• Amy Cherie Copeland

Book Review: The Five: The Untold Lives of the Women Killed by Jack the Ripper, by Hallie Rubenhold

In The Five: The Untold Lives of the Women Killed by Jack the Ripper, nonfiction author Hallie Rubenhold focuses her historian's lens on the lives of the victims of Victorian-era serial killer Jack the Ripper: Mary Ann "Polly" Nichols, Annie Chapman, Elizabeth Stride, Katherine Eddowes, and Mary Jane Kelly. Although Jack the Ripper was never caught, his legend seems to overshadow his victims, five women who were all written off as prostitutes by detectives and reporters of their time. And while activists today advocate for a new, more respectable reputation for sex work, in 1880s London, prostitution was a maligned and marginalized occupation as well as a convenient excuse to write off the victims of a heinous crime.

The police officers, detectives, and reporters of the Victorian era, like many today, held erroneous assumptions about impoverished women, especially those who were not legally married. All but one of the five victims had been married at some point, but at the time of their murders, they were either separated, divorced, or widowed. Single women who lived in poverty had few options for housing, and earning enough to rent a home of their own was all but impossible. Some spent time in the so-called charity workhouses, but the conditions were so terrible that none stayed for any length of time. These women got by on odd jobs from day-to-day and night-to-night, often earning just enough to rent a shared bed in a boarding house; other times, they slept outdoors in parks or under bridges in the filthy streets of London. In any case, authorities tended to assume that any unmarried woman who took a room in a boarding house was a prostitute, and it was this attitude that ultimately made it easier for police to drop the investigation after the murders stopped.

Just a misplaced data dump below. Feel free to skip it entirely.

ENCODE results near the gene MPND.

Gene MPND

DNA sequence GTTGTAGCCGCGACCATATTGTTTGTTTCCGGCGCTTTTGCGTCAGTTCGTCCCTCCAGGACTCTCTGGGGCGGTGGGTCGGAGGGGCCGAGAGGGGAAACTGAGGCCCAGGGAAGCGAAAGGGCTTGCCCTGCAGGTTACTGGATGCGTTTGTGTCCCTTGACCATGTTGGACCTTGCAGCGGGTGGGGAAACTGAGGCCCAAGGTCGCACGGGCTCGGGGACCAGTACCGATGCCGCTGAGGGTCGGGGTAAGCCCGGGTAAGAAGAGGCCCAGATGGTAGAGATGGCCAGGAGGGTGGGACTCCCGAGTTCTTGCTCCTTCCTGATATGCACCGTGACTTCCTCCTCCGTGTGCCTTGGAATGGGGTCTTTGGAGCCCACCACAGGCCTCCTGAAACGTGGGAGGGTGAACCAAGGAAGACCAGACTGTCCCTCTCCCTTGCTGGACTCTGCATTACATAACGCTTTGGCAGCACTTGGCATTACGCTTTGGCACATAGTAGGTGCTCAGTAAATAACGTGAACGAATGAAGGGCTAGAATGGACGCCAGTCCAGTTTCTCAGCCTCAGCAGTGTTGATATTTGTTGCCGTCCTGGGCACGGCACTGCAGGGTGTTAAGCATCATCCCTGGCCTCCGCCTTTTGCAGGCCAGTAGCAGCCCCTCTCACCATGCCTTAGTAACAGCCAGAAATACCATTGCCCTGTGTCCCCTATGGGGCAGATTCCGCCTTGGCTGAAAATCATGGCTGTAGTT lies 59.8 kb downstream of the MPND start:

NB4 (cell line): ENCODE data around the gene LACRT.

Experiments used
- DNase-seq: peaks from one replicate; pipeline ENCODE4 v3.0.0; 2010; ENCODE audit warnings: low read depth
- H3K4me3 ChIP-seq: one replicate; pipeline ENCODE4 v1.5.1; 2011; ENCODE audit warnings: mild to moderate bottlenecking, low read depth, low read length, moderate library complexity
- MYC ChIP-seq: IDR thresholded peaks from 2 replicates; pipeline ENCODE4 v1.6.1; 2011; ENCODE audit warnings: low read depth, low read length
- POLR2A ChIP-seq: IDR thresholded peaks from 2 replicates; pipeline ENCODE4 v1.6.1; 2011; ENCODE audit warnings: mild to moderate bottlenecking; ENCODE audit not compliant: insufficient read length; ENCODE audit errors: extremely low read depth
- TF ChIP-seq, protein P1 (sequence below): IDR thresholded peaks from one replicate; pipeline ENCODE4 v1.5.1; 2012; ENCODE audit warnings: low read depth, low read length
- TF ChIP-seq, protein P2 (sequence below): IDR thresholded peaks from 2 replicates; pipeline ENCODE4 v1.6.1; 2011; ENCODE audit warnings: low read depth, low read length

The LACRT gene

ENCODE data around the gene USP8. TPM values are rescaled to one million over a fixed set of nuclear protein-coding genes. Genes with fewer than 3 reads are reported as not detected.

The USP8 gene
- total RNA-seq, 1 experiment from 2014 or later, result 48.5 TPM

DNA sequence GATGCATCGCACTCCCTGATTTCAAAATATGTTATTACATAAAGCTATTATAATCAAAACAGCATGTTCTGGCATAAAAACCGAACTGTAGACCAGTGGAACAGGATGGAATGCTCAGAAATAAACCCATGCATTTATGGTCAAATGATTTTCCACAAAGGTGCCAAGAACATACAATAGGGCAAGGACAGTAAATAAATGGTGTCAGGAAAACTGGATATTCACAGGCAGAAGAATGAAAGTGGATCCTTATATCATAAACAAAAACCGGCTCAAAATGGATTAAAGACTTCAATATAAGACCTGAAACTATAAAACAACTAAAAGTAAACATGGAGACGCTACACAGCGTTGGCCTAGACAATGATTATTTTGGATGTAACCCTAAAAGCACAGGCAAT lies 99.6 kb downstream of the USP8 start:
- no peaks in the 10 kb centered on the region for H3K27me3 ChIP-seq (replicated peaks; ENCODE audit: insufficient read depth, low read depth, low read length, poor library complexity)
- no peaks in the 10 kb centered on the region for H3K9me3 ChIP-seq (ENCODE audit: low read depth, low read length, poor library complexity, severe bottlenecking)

Rubenhold debunks the prostitution myth, documenting in fascinating detail how these impoverished women came to live and work in the slums of London where they were brutally murdered in 1888. In fact, these women made their meager livings in occupations like domestic worker, coffee house server, print factory worker, balladeer, traveling sales, and more importantly, they were human beings with families, children, husbands, and sometimes lovers. Only one had ever worked as a prostitute, but it was not her full-time occupation at the time of her murder.

As I read of the full, but often heartbreaking, lives of Jack the Ripper's victims, I was struck by how the topic reminds me of the #sayhername movement, a modern-day testament to black women victims of police brutality who would otherwise be forgotten due to their low social standing, criminal records, or breaking other societal taboos. In The Five, Rubenhold's research and storytelling are an effective way to create a new legacy to honor the lost lives of the murdered women -- Polly, Annie, Elizabeth, Katherine, and Mary Jane -- who were marginalized by the misogynistic institutions of the late 1880s.

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